number and conduct of the congregation. The rector of Kilkhampton
often declares Wellcombe to be the wonder of the district. This is
to me a great compensation for the unkindly Church feeling of
Morwenstow.

The opposition of the Wesleyans and Bryanites caused much bitterness,
and he could not speak with justice and charity of John Wesley. He knew
nothing of the greatness, holiness and zeal of that zealous man: he did
not consider how dead the Church was when he appeared and preached to
the people. When he was reproached for his harsh speeches about Wesley,
his ready answer was: “I judge of him by the deeds of his followers.”

One of his sayings was: “John Wesley came into Cornwall and persuaded
the people to change their vices.” Once, when the real greatness of
Wesley was being pressed upon him, he said sharply: “Tell me about
Wesley when you can give me his present address.”

If this vehement prejudice seems unjust and unchristian, it must be
remembered that Mr. Hawker had met with great provocation. But it was
not this provocation which angered him against Methodists and Bryanites,
for he was a man of large though capricious charity: that which cut him
to the quick was the sense that Cornish Methodism was demoralising the
people. Wesleyanism was not so much to blame as Bryanism.

The Cornish Bryanites profess entire freedom from obligation to keep the
law, and the complete emancipation from irksome moral restraint of those
who are children of God, made so by free grace and a saving faith. One
of their preachers was a man of unblushingly profligate life: the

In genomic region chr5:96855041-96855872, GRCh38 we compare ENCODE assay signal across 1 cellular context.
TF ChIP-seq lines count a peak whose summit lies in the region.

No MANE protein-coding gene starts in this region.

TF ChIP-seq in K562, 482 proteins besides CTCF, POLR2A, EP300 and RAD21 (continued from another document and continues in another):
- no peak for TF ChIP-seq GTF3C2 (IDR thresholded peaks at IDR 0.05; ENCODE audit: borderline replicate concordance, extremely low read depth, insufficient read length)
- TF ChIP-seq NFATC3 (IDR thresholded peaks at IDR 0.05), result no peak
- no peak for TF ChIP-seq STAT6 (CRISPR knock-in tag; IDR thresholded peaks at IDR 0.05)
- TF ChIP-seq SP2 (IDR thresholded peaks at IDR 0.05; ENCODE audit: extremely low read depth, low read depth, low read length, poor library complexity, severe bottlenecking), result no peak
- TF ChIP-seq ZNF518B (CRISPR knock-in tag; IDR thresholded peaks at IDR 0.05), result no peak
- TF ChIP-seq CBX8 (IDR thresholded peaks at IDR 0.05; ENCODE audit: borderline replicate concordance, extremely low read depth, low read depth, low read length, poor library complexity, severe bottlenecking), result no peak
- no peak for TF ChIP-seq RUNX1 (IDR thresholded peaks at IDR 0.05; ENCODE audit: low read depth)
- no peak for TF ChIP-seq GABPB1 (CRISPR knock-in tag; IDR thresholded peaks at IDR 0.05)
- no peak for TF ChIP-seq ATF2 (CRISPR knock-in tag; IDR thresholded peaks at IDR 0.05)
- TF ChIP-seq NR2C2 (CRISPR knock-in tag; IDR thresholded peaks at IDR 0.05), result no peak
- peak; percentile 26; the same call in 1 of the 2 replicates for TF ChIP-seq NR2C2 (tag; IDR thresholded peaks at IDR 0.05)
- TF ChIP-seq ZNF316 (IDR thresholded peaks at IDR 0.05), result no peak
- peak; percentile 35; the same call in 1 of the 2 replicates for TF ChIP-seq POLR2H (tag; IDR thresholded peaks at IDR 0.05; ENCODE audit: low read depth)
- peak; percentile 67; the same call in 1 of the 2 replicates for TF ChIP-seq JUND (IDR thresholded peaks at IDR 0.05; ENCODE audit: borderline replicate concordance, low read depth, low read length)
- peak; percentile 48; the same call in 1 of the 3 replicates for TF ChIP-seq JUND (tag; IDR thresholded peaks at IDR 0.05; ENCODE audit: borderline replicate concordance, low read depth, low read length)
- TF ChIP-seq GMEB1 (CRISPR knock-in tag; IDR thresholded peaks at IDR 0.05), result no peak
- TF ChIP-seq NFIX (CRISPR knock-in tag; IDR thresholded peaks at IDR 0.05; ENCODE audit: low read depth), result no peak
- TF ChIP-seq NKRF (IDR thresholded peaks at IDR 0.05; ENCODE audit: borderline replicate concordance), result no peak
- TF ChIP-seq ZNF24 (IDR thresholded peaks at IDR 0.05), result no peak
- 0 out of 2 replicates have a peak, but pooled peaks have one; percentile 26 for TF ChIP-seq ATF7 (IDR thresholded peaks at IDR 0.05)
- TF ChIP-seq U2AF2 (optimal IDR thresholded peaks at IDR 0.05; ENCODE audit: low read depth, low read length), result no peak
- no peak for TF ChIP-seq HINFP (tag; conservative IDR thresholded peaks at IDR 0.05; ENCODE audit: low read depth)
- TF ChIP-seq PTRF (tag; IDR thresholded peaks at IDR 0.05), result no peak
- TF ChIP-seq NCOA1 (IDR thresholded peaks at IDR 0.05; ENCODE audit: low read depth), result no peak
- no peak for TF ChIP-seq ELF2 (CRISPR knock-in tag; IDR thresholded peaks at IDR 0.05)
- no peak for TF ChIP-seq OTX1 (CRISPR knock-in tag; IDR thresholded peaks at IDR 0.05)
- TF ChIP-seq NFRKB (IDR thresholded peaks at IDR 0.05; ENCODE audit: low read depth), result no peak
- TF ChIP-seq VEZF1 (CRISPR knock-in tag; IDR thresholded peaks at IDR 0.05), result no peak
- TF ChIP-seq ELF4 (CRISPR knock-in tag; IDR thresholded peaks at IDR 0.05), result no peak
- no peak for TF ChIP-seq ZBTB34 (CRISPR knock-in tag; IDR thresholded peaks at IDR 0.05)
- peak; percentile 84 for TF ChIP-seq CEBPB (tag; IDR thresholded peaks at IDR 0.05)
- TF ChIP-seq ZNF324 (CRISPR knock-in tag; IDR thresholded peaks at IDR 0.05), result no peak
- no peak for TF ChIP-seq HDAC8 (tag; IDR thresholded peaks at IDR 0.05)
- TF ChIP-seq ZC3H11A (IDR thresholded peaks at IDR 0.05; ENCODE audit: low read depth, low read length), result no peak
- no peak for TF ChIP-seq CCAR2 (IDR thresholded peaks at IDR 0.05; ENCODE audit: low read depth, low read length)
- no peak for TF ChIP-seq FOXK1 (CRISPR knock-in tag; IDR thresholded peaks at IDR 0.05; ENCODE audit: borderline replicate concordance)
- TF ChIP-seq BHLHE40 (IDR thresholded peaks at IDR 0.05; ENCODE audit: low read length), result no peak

details of his career will not bear relation. Mr. Hawker used to mention
some scandalous acts of his to his co-religionists, but always received
the cool reply: “Ah! maybe; but after all he is a _sweet Christian_.”

A favourite performance in a Bryanite meeting, according to popular
report, is to “hunt the Devil out.” The preacher having worked the
people up into a great state of excitement, they are provided with
sticks, and the lights are extinguished. A general _mêlée_ ensues. Every
one who hits thinks he is dealing the Devil his death-blow; and every
one who receives a blow believes it is a butt from the Devil’s horns.

Mr. Hawker had a capital story of one of these meetings.

The preacher had excited the people to a wild condition by assuring them
he saw the Devil in person—there! there! there!

“Where, where is he?” screamed some of the people.

“Shall I hit ’un down with my umbrella?” asked a farmer.

“He’ll burn a great hole in it if ye do,” said his wife; “and I reck’n
he won’t find you another.”

Sticks were flourished, and all rushed yelling from their pews.

“Where is he? Let us catch a glimpse of the end of his tail, and we’ll
pin him.”

The shouting and the uproar became great.

“I see ’un, I see ’un!” shouted the preacher; and, pointing to the door,
he yelled, “He is there!”

At that very moment the door of the Bryanite meeting-house was thrown
open and there stood R——, the dreaded steward of Lord ——, with his grey
mare. He had been riding by, and astonished at the noise, had dismounted
and opened the door to learn what had occasioned it.

I give the account of a private Bible Christian meeting from the